America Supports You: USO Night Drives Home Support for Troops
By John J. Kruzel
American Forces Press Service
WASHINGTON, Sept. 20, 2007 For some servicemembers of past generations, the USO evokes images of comedian Bob Hope telling jokes while clutching a golf club. But during USO Night yesterday at RFK stadium here, troops on hand were treated to an up-close view of professional baseball players wielding Louisville Sluggers.
Marine Sgt. Justin L. Clough; Army Spc. Marion D. Pettus, III; Air Force Senior Airman Nicole P. O’Hara; Navy Petty Officer 2nd Class Samuel S. Jordan; Coast Guard Petty Officer 2nd Class Daniel J. Walsh; and Ned Powell, president and chief executive officer of USO, pose with Screech, mascot of the Washington Nationals, before the team’s game against the New York Mets, Sept. 19, 2007 at RFK Stadium in Washington, D.C. Photo by John J. Kruzel
(Click photo for screen-resolution image);high-resolution image available.
No single image defines the United Service Organizations, which has provided morale and recreational services to military members worldwide since 1941 and boasts a roster of 26,000 volunteers ranging from celebrity entertainers to civilian support groups.
For last night’s game against the New York Mets, the Washington Nationals, in conjunction with USO, hosted 10 injured soldiers from Walter Reed Army Medical Center here, handpicked five lucky servicemembers -- representing each service branch -- to throw ceremonial first pitches, and offered ticket discounts to military members.
“People ask me, ‘What is your mission?’” said Ned Powell, president and chief executive officer of USO. “It’s very simple: We just say, ‘thank you.’
“We say, ‘thank you’ every day in lots of different ways,” he continued. “‘Thank you’ to make sure our men and women in service understand that the American people know what they’re doing, care about what they’re doing, appreciate what they’re doing, and most importantly, care about them.”
The USO operates more than 130 centers worldwide, including 10 mobile canteens located in the continental United States and overseas. Servicemembers and their families visit USO centers more than 5.3 million times each year, and when they arrive they’re greeted by volunteers like Dave Wilson.
Wilson, a former Air Force airman who hails from Dover, Del., was selected as the USO’s volunteer of the year. He said he felt compelled to join the USO after the Sept. 11, 2001, terrorist attacks.
“When 9/11 happened, I was looking for a way to get involved, and there was an article in one of the local papers about the USO,” he said. “The next day I went into the office, and the day after that I started working for them as a volunteer.”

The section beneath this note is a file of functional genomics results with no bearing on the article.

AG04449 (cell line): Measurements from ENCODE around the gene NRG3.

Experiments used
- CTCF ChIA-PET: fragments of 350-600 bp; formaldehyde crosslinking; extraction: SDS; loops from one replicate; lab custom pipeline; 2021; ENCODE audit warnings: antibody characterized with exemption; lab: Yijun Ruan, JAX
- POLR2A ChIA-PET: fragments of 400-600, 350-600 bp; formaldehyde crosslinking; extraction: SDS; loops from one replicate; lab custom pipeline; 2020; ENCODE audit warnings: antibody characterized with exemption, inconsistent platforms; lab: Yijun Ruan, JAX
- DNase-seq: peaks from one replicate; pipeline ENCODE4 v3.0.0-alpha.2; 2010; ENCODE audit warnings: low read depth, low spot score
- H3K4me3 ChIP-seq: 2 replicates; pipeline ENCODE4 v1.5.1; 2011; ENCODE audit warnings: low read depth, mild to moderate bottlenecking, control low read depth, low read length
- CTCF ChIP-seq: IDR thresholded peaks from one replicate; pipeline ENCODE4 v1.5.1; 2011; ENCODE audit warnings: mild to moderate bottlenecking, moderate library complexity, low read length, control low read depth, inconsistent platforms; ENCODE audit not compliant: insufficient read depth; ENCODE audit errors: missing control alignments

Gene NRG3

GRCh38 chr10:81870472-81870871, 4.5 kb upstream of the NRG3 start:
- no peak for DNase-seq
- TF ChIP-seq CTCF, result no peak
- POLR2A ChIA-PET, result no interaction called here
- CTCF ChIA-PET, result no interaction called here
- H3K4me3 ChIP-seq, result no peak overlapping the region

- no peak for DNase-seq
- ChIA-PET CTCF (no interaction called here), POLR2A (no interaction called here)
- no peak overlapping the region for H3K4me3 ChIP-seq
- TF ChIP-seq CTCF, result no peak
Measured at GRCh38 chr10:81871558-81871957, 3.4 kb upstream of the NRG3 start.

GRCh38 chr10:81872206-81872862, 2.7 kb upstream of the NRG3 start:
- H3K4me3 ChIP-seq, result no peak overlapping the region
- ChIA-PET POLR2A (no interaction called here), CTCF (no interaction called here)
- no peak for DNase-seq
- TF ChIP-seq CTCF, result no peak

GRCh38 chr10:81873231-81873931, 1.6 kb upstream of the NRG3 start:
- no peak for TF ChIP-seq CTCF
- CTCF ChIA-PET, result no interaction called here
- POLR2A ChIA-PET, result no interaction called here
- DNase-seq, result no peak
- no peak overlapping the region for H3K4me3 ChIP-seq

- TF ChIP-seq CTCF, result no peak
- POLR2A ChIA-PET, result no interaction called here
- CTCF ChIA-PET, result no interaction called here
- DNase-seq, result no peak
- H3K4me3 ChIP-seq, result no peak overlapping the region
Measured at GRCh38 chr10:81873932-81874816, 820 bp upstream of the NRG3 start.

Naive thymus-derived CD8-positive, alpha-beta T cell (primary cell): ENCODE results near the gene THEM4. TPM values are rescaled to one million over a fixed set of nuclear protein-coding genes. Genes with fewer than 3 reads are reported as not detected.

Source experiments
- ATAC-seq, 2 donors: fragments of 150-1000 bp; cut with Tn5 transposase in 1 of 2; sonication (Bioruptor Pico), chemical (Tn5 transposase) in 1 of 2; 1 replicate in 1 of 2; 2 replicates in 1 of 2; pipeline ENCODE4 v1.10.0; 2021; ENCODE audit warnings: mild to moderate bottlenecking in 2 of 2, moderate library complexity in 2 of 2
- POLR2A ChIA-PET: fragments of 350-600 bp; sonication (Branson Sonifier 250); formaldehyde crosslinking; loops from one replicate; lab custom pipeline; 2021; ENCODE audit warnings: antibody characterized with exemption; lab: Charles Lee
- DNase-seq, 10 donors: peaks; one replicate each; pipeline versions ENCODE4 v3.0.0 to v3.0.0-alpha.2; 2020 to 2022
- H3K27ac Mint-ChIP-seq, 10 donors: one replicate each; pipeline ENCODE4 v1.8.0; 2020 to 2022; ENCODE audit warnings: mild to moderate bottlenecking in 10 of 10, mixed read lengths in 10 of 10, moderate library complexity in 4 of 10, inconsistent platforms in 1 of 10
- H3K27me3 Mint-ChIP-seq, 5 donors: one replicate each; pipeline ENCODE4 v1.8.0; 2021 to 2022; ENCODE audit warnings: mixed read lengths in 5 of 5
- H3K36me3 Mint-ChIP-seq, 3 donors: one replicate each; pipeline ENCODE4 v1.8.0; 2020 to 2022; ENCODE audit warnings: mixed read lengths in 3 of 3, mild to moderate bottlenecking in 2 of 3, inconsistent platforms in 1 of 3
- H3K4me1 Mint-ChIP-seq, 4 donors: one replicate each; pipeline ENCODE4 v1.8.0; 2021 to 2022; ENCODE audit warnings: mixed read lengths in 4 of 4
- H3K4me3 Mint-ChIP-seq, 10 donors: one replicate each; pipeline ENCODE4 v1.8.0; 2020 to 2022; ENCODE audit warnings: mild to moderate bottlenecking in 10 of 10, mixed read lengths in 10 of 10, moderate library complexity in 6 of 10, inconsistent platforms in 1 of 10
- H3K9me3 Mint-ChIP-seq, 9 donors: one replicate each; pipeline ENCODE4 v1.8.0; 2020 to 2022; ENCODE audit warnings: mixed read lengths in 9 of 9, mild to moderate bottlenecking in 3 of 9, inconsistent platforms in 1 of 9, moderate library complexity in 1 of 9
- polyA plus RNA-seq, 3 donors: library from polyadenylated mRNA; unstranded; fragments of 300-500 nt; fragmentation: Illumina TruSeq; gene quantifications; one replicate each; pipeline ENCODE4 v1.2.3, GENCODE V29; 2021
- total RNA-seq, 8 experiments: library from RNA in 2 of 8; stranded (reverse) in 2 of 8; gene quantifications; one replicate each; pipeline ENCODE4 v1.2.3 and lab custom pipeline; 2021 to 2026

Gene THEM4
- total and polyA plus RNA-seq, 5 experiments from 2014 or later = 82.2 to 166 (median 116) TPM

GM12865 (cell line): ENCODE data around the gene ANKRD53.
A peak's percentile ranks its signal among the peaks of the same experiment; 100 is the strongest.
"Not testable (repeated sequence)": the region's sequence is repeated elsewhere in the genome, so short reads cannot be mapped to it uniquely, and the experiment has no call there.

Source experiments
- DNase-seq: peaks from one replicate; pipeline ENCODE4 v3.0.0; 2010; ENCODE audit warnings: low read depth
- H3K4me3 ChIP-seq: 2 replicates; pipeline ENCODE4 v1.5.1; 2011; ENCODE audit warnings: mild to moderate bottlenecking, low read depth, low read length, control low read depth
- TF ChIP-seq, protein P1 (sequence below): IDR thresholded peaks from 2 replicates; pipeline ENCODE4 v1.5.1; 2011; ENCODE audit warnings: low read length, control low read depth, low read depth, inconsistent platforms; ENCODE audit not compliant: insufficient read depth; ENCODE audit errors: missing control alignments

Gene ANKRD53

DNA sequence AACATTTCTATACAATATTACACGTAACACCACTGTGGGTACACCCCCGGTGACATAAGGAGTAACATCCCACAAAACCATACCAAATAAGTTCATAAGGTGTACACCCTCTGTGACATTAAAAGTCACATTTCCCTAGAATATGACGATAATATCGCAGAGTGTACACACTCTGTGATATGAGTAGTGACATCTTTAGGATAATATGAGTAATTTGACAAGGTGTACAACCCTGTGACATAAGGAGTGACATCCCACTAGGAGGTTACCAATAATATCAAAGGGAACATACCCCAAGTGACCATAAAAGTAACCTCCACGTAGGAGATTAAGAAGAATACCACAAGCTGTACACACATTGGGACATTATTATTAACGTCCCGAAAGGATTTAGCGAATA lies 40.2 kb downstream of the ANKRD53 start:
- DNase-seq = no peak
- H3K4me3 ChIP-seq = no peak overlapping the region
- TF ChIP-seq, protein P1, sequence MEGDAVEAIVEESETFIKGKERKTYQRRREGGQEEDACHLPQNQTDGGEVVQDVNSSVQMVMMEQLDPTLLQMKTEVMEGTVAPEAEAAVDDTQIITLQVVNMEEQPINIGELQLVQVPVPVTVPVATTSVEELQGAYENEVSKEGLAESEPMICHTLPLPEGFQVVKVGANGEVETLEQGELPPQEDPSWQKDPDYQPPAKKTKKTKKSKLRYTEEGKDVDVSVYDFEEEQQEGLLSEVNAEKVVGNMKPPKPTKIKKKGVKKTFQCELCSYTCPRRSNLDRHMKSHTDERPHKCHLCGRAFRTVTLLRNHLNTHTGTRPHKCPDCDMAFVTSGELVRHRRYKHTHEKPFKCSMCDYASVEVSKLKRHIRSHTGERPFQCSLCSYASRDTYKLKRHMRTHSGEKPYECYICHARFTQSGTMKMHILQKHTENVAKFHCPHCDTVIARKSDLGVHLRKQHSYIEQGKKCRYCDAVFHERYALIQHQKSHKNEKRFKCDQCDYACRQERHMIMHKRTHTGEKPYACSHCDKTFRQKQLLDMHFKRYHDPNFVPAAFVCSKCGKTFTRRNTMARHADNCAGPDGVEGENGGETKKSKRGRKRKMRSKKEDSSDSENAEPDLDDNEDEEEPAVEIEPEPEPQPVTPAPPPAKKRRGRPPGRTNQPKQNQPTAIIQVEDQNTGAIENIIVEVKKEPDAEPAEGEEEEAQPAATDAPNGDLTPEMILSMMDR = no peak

For more than six years, Wilson has volunteered at Dover Air Force Base, greeting servicemembers as they return from deployment. He also packs and ships care packages and other items to deployed troops, getting pallets abroad “by any means necessary.”
One Army soldier who has been on the receiving end of such well-wishers’ tidings during his deployment in Iraq is Staff Sgt. Brian Mancini.
While patrolling southern Baghdad on July 23, Mancini’s up-armored Humvee was blasted by an explosively formed penetrator, a shaped charge designed to pierce vehicle and body armor. The staff sergeant was one of 10 injured servicemembers on hand from Walter Reed to watch last night’s game and meet pro baseball players.
Mancini, a native of Phoenix, roots for his home team, the Arizona Diamondbacks. But as he and nine other wounded war veterans stood behind home plate watching the Washington Nationals warm up before the game, he described it as an “awesome experience.”
“You get kind of cooped up going to appointments and hospitals,” said Mancini, whose face bears visible shrapnel wounds. “It’s nice to get out and get back into the real world.
“It helps getting out with the other guys that have been hurt,” the staff sergeant said. “Talking to them, hearing their stories, being able to make some friends is good.”
Other servicemembers here were Army Spc. Marion D. Pettus III, Marine Sgt. Justin L. Clough, Air Force Senior Airman Nicole P. O’Hara, Coast Guard Petty Officer 2nd Class Daniel J. Walsh, and Navy Petty Officer 2nd Class Samuel S. Jordan. Before a crowd of roughly 25,000, these five servicemembers threw ceremonial first pitches.
Jordan, who hadn’t played baseball since fifth grade, was honored but slightly anxious to take the pitcher’s mound and throw out the first toss. As a servicemember, he said baseball games and other USO-sponsored events are a more meaningful way to express support for troops than bumper stickers.
“The USO is a great way to raise public awareness for a cause of morale and welfare for the troops, not only here, but overseas too,” he said. “It’s a really important thing they do.”
Nationals pitcher Mike Bacsik said U.S. military members are the reason he’s able to live out his dreams on the baseball diamond. Providing discounted tickets to servicemembers and being able to meet and greet troops is just a small measure of the appreciation for those who serve, he said.
“They’re the reason we get to play this game and feel comfortable on the field and just worry about playing the game,” Bacsik said.
“They do so much for us overseas and here in the United States, that we can’t thank them enough,” he said. “They do more for us than we do for them.”